Are Drug Ads Protected by Free Speech?


Libertarian groups around the country are pushing state lawmakers to give drugmakers more leeway to promote their medicines with a unique message: Pharma should be protected by free speech laws.

The argument appears to be proving salient: Two states have passed laws permitting drugmakers to advertise what are known as off-label uses of drugs, and lawmakers in at least three other states are expected to take up similar bills next year. The ultimate goal, supporters told me, is to get a bill passed by Congress, a move that could reshape how the Food and Drug Administration oversees the promotion of medicine.

“The problem we see is federal law is prohibiting medical professionals from getting truthful information about lawful treatments,” Christina Sandefur, executive vice president of the Goldwater Institute, a Phoenix-based free-market/libertarian think tank, told me recently.

In seeking to loosen off-label restrictions, the Goldwater Institute and other groups are touching on the area between the FDA's authority over medicine and the practice of medicine, which is largely overseen by state medical boards. They're also trying to argue the federal government is treading on the pharmaceutical industry's right to free speech, something critics also dispute has any standing.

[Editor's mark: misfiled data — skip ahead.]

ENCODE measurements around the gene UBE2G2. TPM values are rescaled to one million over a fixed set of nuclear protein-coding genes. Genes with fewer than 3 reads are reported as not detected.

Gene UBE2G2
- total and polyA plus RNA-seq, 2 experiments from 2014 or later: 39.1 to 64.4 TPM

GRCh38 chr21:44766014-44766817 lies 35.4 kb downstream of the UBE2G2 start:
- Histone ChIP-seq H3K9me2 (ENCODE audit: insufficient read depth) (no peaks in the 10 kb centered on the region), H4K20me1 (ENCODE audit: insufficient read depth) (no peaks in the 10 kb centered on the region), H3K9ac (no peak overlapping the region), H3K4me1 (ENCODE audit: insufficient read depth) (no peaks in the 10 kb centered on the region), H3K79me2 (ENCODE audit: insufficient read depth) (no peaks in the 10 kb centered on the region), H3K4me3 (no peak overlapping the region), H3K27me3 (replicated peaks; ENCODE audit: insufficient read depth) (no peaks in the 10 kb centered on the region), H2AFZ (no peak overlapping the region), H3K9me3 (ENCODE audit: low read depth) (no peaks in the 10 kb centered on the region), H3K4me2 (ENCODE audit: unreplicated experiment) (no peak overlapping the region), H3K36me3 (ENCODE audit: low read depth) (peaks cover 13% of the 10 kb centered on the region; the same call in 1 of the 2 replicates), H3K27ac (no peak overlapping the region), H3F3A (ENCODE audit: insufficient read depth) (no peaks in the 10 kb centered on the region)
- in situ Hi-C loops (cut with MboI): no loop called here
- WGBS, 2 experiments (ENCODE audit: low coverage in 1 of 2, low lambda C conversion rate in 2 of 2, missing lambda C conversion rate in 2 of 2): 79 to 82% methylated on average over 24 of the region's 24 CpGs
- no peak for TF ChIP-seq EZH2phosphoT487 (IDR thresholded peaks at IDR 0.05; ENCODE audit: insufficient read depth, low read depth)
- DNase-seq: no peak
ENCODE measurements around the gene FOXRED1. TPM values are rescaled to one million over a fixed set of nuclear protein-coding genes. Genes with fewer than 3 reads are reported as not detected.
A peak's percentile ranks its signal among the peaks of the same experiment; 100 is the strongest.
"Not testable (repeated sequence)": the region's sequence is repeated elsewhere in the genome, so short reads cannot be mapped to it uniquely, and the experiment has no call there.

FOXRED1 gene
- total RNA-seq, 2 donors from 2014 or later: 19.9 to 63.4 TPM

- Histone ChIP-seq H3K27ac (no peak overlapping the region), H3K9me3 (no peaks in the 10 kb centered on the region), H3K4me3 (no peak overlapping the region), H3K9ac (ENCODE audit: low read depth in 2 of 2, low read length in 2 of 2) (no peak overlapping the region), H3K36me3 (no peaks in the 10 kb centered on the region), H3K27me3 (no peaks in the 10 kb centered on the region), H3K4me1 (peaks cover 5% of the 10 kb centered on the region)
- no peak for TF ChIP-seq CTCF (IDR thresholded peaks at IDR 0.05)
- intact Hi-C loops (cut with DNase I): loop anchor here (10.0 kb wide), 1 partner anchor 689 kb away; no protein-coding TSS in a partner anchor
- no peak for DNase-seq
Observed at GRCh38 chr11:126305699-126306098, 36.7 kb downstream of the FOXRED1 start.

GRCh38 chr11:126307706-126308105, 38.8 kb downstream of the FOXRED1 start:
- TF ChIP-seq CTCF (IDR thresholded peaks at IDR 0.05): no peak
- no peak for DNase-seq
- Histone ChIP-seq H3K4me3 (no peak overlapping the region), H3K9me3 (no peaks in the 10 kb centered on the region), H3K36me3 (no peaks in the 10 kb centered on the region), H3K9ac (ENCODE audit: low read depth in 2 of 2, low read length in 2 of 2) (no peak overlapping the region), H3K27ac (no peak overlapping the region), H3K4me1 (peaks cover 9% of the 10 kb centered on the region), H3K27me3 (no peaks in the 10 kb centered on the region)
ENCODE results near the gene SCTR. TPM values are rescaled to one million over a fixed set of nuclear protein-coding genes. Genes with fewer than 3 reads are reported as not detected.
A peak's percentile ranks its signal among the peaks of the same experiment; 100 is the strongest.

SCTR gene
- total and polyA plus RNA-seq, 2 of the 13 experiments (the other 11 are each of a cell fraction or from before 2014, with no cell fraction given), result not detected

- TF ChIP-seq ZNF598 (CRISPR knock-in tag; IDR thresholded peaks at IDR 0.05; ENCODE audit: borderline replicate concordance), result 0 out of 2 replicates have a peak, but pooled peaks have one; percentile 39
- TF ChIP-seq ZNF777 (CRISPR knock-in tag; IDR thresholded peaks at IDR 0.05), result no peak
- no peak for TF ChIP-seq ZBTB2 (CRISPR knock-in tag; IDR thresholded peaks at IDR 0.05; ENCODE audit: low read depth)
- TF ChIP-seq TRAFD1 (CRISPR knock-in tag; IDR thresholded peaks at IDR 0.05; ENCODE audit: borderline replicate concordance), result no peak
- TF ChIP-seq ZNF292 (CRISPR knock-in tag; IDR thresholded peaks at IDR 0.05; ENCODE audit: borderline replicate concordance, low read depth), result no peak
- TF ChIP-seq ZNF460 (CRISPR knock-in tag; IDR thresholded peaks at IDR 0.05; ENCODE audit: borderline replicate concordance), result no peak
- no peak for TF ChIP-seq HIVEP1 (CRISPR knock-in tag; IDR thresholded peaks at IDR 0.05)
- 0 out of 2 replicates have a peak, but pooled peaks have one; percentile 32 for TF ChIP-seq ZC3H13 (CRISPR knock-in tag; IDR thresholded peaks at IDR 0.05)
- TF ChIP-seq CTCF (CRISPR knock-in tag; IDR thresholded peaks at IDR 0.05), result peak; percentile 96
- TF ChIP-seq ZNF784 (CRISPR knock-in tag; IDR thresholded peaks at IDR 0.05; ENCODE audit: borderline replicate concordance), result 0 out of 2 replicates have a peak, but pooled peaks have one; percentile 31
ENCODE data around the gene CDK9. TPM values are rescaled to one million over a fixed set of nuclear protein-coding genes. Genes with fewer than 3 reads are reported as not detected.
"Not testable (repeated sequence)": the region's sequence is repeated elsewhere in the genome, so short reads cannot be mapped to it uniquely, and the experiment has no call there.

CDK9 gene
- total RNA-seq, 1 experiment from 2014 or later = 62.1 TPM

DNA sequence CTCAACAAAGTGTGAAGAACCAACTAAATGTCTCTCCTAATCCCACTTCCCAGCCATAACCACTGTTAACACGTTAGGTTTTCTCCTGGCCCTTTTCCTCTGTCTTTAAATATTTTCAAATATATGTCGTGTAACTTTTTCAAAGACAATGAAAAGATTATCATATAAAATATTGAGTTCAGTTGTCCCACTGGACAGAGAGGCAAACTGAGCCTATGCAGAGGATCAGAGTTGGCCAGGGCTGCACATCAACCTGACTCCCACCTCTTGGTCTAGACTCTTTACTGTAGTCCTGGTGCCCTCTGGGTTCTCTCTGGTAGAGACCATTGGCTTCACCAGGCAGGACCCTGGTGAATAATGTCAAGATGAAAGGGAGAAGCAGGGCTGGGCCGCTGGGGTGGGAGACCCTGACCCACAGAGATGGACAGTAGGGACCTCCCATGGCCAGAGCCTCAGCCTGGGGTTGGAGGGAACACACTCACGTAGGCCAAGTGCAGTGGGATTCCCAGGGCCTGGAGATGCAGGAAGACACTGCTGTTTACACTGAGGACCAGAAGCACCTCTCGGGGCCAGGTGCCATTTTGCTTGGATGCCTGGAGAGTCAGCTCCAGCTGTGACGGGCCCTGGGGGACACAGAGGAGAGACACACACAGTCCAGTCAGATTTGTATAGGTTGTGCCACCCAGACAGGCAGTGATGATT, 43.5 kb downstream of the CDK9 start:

Off-label prescribing, when doctors give their patients medication for a use different than what the FDA approved it for, is legal and common. Some studies estimate nearly a fifth of all prescriptions are off-label. One prominent example is aspirin, which was used for years to reduce heart attacks before being approved for such a use.

Critics of this movement say many off-label uses for drugs have little rigorous scientific study to support their safety and efficacy and drugmakers already have a lot of leeway to talk to doctors about off-label uses of their products. There's also concern that the Goldwater Institute is trying to significantly lower the standard for what's considered a safe use of a drug, opening the door for the return to “snake oil” salesmen.

“Figuring out what’s truthful and not about a drug is the entire point of the FDA’s process,” Nathan Cortez, who teaches FDA law at Southern Methodist University’s Dedman School of Law, told me. “Who else is to say what’s truthful?”

The groups involved in the movement to permit off-label drug promotion are fresh off a win after President Donald Trump May 30 signed into law a bill to permit the terminally ill to sidestep the FDA in getting access to experimental drugs, a policy known as right to try. They're hoping to repeat that success and turn another relatively unknown issue into federal law within a few years.

Read my story here.

Stay on top of new developments in health law and regulation, and learn more, by signing up for a free trial to Bloomberg Law.